To clarify a few things:

    The Environmental Impact Statement (EIS)

    An EIS has been conducted on a no logging alternative for these lands. Mr. Dick even attended a workshop I put on to discuss the alternatives in about 2003. This EIS was part of the landscape plan process under Doug Sutherland's DNR. I'd encourage Mr. Dick and others to take another look at the PDEIS, the DEIS and the FEIS to see what the benefits of not logging the area are.

    How many EIS's does the timber industry wish the public to pay for in order to not log public land in a public watershed?

    The Revenues from Logging

    It's worth taking a look at the financial analysis DNR conducted as part of that EIS. The revenue for logging these County Forest Board lands is divided a number of ways. First, DNR takes a chunk off the top for their work. In 2003 that was 22%, now it's 25%. Of the monies that remain, they're divided up exactly as if the timber harvest was paying property taxes: a big portion goes to the state, another big portion to the county road fund, county general fund, the local school district, port, etc. In the analysis DNR determined that under existing logging rules, and with timber prices in 2001 - 2002, that the Mt. Baker School District would get about $30,000 a year for bond repayment from logging in a municipal watershed. It's a bad trade, pitting about $30,000 a year for bond payments for a school against public safety and clean drinking water. Here's a page where you can read more details from the financial section of the 2003 DEIS: http://www.conservationnw.org/files/DNR-Table-11doc-%20revised.pdf


    These are county lands managed by DNR and as I understand it, the county has the liability now. So when landslides devastated our community in 1983, and the DNR settled out of court for something like $5 million (in 1986 dollars), that money was deducted from the revenues produced by future Whatcom County Forest Board lands. It takes a lot of logging to pay off that kind of financial hit. It's easy to see that the liability is reduced when the risk is reduced. We reduce the risk when we stop building roads across potentially unstable slopes and logging on steep slopes above Lake Whatcom. We're hearing the liability argument lately and it simply doesn't hold water since Whatcom County is liable when they're logged or not. Since we're liable, better to reduce the risk and control it!

    Maintenance Costs

    This summer, on the hottest day in Bellingham in recorded history, all of us water drinkers received a robocall from the mayor saying that our treatment plant was at a crisis stage. We had to immediately cut down on all water use because too much algae was clogging the filter. It's a long explanation, how logging leads to algae in the watershed, but it contributes to the problem. A new filtration system is an expensive solution relative to doing what we can to reduce the problem in the first place. Putting 8,000 or more acres into a forested reserve - old growth in time - goes a long way towards reducing the costs of providing clean drinking water to a large community.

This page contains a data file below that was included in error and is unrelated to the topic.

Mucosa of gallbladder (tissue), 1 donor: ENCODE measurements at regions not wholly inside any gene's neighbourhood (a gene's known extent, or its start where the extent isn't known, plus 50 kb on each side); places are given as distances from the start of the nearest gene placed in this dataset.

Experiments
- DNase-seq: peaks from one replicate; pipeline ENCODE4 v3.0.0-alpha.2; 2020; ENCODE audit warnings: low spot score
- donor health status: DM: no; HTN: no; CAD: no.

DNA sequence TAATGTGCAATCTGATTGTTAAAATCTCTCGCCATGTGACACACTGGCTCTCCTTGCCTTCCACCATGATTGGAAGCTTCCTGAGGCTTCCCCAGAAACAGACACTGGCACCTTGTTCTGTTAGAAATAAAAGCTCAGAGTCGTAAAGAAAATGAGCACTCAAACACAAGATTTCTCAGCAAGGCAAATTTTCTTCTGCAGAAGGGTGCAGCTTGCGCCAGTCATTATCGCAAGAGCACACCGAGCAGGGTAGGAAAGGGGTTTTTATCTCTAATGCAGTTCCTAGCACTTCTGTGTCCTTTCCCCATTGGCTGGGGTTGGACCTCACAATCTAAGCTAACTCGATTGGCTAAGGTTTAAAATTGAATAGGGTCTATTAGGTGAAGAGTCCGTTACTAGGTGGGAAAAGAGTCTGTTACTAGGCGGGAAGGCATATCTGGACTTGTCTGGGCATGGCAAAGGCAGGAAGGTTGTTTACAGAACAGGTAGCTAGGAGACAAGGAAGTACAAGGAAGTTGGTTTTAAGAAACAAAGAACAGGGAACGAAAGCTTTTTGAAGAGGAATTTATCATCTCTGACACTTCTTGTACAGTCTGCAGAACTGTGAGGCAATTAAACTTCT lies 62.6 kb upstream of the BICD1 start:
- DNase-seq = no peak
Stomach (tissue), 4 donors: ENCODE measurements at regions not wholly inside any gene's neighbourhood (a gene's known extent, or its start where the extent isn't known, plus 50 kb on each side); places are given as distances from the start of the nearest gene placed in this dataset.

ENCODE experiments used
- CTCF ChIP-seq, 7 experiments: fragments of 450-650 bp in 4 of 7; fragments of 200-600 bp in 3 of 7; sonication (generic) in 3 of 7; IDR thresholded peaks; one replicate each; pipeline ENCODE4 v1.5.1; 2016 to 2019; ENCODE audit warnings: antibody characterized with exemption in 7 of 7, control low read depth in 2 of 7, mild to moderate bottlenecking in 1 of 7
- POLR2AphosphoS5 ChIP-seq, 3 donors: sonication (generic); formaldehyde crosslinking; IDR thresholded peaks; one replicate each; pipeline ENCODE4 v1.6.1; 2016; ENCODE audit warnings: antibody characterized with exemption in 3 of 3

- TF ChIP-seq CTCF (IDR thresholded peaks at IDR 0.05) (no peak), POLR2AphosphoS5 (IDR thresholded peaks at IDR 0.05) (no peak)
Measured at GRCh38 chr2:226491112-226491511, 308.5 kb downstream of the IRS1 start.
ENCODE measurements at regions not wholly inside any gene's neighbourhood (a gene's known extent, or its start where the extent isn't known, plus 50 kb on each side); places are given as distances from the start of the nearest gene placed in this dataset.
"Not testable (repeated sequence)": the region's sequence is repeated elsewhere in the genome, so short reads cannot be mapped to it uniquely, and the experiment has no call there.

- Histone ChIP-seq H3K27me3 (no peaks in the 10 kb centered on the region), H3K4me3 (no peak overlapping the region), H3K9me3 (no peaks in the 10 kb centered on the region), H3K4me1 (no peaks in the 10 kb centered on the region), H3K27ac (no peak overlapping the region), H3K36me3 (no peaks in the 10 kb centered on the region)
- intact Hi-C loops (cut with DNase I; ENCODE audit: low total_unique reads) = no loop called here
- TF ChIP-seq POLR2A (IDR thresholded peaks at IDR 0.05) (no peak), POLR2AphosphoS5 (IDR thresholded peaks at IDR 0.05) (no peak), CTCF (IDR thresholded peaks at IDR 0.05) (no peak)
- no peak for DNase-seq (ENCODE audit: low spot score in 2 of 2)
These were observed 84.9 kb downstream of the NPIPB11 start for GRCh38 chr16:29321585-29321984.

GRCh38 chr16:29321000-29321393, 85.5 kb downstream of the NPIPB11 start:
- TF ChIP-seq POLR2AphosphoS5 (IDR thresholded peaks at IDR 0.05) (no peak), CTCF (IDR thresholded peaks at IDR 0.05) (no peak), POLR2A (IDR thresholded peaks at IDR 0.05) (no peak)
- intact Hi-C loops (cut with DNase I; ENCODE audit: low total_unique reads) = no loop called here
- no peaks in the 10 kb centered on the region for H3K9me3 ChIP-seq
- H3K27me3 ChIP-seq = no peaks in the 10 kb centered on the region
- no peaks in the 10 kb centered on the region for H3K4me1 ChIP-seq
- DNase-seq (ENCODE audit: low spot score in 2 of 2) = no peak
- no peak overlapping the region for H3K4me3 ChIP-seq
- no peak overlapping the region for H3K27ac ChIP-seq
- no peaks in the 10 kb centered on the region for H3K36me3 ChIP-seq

So the cost of acquiring the land is literally free - the county owns it - we simply pay a small amount for the transfer. In time, as we can afford it, we convert the old logging roads into narrower trails. It strikes me as the bargain of the century.

    Bob - thank you for an exceptional article on a complicated topic.

    Posted Sat, Dec 12, 8:58 p.m. Inappropriate

    Snoqualman wrote:
    "....Lake Whatcom is "source of Bham's water." Apparently some comes from the Middle Fork Nooksack first?..."

    The lake is indeed the sole source reservoir for the drinking water for over 95,000 people. The City of Bellingham operates the treatment plant for potable water, capturing it from the reservoir (lake). See http://PFLW.org

    The mechanics of the water source system are simple. Now, all the water in the Reservoir comes from runoff over the lands directly surrounding the body of water - the natural watershed.

    In past years, there was some water diverted from the Middle Fork of the Nooksack River into the reservoir. None has flowed from there in over a year, I am told by the City. And it appears likely that none will come from there in the future - for a set of reasons not related to this Park situation.

    Posted Sun, Dec 13, 2:26 a.m. Inappropriate

    Thanks for the info. Good comments. Care to share those unrelated reasons as to why no more Nooksack water?

    One suggestion to all: use the word "cut" instead of the industry's euphemism "harvest," with its overtones of honest toil and peasant life. Score a big one for the industry in getting people who should know better to use the H word.

    Posted Sun, Dec 13, 9:48 p.m. Inappropriate

    Snoqualman - the diversion dam on the middle fork of the Nooksack was put in place to provide the additional water that Georgia-Pacific required. That need is gone.

    This antiquated diversion dam was damaged in a flood a couple of years ago and seems not to have been repaired. Prior to that the water diversion was curtailed by the need to keep water in the river for salmon.

    The existing dam is a problem: it blocks salmon from accessing 12 - 14 miles of quality habitat upriver. Unfortunately, despite ongoing work by the Nooksack Tribe and Conservation Northwest to get access past the dam for salmon, it's not happened.

    To add to what Marian has said, some of the water in Lake Whatcom comes from runoff and some comes from groundwater filtered through the forest.